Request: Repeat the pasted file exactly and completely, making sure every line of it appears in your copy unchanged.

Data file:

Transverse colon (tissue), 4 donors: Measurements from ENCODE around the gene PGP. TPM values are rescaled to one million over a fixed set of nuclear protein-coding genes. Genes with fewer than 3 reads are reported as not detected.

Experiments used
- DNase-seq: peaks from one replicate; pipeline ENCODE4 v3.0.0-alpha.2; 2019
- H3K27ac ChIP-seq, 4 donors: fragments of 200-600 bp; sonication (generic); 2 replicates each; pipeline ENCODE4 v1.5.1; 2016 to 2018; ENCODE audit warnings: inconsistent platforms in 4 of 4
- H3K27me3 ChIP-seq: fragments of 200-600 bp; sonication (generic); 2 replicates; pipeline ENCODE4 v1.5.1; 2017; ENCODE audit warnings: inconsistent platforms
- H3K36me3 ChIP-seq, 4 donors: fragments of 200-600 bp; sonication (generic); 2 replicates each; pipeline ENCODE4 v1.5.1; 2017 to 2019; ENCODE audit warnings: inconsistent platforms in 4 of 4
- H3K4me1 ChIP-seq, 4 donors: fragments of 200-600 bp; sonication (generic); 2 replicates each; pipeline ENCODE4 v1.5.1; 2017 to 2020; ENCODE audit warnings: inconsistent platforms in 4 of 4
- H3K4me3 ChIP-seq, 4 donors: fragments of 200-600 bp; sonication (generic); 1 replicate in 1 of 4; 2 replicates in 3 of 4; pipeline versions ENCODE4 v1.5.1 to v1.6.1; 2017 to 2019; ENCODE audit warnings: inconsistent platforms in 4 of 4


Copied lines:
Transverse colon (tissue), 4 donors: Measurements from ENCODE around the gene PGP. TPM values are rescaled to one million over a fixed set of nuclear protein-coding genes. Genes with fewer than 3 reads are reported as not detected.

Experiments used
- DNase-seq: peaks from one replicate; pipeline ENCODE4 v3.0.0-alpha.2; 2019
- H3K27ac ChIP-seq, 4 donors: fragments of 200-600 bp; sonication (generic); 2 replicates each; pipeline ENCODE4 v1.5.1; 2016 to 2018; ENCODE audit warnings: inconsistent platforms in 4 of 4
- H3K27me3 ChIP-seq: fragments of 200-600 bp; sonication (generic); 2 replicates; pipeline ENCODE4 v1.5.1; 2017; ENCODE audit warnings: inconsistent platforms
- H3K36me3 ChIP-seq, 4 donors: fragments of 200-600 bp; sonication (generic); 2 replicates each; pipeline ENCODE4 v1.5.1; 2017 to 2019; ENCODE audit warnings: inconsistent platforms in 4 of 4
- H3K4me1 ChIP-seq, 4 donors: fragments of 200-600 bp; sonication (generic); 2 replicates each; pipeline ENCODE4 v1.5.1; 2017 to 2020; ENCODE audit warnings: inconsistent platforms in 4 of 4
- H3K4me3 ChIP-seq, 4 donors: fragments of 200-600 bp; sonication (generic); 1 replicate in 1 of 4; 2 replicates in 3 of 4; pipeline versions ENCODE4 v1.5.1 to v1.6.1; 2017 to 2019; ENCODE audit warnings: inconsistent platforms in 4 of 4